One has to write what one sees, what one feels, truthfully, sincerely.

– Anton Chekhov


To finish with Tina Arena’s Chains is such a great gimmick (and these girls can really sing it!), but it’s not my favourite closing number. I feel we should be singing along with something…upbeat. Karaoke is gold and if you promise it you need to deliver on it, just as the slinky has its moment on the stairs. (Gun. Bang. Etcetera.)

In the spirit of the current trend to make a short show a good show, it’s worth noting that a discerning dramaturg might take a red pen to the text, make more efficient use of the more stylised moments (a raw, real look at online dating and the daughters’ stories being taken into account by the end), and make it a 90-minute no-interval knockout…but think about that. Would we have quite as much to digest or to discuss? Would we feel as deeply about any of the characters without the time to meander through their world with them? The rich texture of this tale is in its detail and while I’d often prefer to get home earlier (but I know, it’s so interesting to stay for speeches too, so I usually do), by the same token I’d love to see the full length production, as it stands, return with yum cha at interval and actual karaoke afterwards. In fact, let’s make the food together. It’s perfect festival fare.

In the meantime, don’t miss seeing Michelle Law’s personal-universal play just the way it is, at La Boite’s Roundhouse. Don’t miss the opportunity to take part in our nation’s most pressing conversation. Don’t miss being part of the cultural change, the global shift; the impetus behind powerful art and empowered people.


Single Asian Female is the baton being passed on. Don’t drop it or decline to take it. Don’t be a dickhead. Don’t be that (white) guy.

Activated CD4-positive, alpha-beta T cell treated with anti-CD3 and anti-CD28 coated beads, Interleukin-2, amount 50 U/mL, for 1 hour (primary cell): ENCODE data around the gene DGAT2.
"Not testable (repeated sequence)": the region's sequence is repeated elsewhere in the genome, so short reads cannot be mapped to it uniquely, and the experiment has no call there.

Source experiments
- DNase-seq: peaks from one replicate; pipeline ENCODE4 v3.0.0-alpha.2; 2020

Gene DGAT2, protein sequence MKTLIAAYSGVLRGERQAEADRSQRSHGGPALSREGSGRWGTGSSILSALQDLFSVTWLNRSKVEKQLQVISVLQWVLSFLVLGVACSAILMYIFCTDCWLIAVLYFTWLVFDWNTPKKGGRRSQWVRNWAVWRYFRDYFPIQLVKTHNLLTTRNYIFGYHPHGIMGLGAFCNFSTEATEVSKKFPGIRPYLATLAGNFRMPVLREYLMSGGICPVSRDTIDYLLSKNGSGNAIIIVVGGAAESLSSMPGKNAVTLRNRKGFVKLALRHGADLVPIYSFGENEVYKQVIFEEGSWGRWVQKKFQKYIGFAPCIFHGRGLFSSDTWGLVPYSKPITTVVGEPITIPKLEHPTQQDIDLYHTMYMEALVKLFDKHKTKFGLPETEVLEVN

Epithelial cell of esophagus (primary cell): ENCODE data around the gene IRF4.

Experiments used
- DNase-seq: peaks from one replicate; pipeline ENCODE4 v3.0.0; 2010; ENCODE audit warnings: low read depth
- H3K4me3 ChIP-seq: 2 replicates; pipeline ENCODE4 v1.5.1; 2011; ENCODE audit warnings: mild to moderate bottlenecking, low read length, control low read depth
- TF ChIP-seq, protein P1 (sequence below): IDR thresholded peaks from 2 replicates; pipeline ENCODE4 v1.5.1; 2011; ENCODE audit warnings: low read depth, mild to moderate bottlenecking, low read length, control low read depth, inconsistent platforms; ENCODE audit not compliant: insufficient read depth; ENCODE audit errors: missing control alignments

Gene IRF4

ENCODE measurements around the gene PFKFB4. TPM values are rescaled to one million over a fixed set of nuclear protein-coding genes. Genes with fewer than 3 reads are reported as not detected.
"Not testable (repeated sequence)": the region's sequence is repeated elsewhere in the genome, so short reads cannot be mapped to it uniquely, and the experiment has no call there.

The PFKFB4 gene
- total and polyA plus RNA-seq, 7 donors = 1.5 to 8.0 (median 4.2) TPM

The Only Chick on the Construction Site: A chat with Anna McMahon


We caught up with Anna McMahon, the only chick on the jobsite at Job’s Right – The Second Coat!




What’s Job’s Right – The Second Coat about?

7 years after Job’s Right…another day…another worksite….another client….another stuff up!


How did you find yourself in this show?

I am very lucky to say I was privileged to have worked with the talented Simon Denver and SRT last year in Rock In The Water – another successful SRT show winning over 30 awards around the 2014 South East Queensland Festival Circuit. Any excuse to be part of this company and their slick productions.


What was your first impression of the show? Of the role? (Had you seen the original installment of Job’s Right? Have you ever had a role like this?)

That is a very good question….having seen the first installment I certainly knew what I was in for! But if anyone had seen the first Job’s Right, they would remember from their belly hurting after laughing so much! My role is only 1 of 2 female characters…and all I can really say is….I am a female Chippie with a very, very bad attitude.


How did you prepare for the role? For working with a cast of all males except for “Aunty Joy”?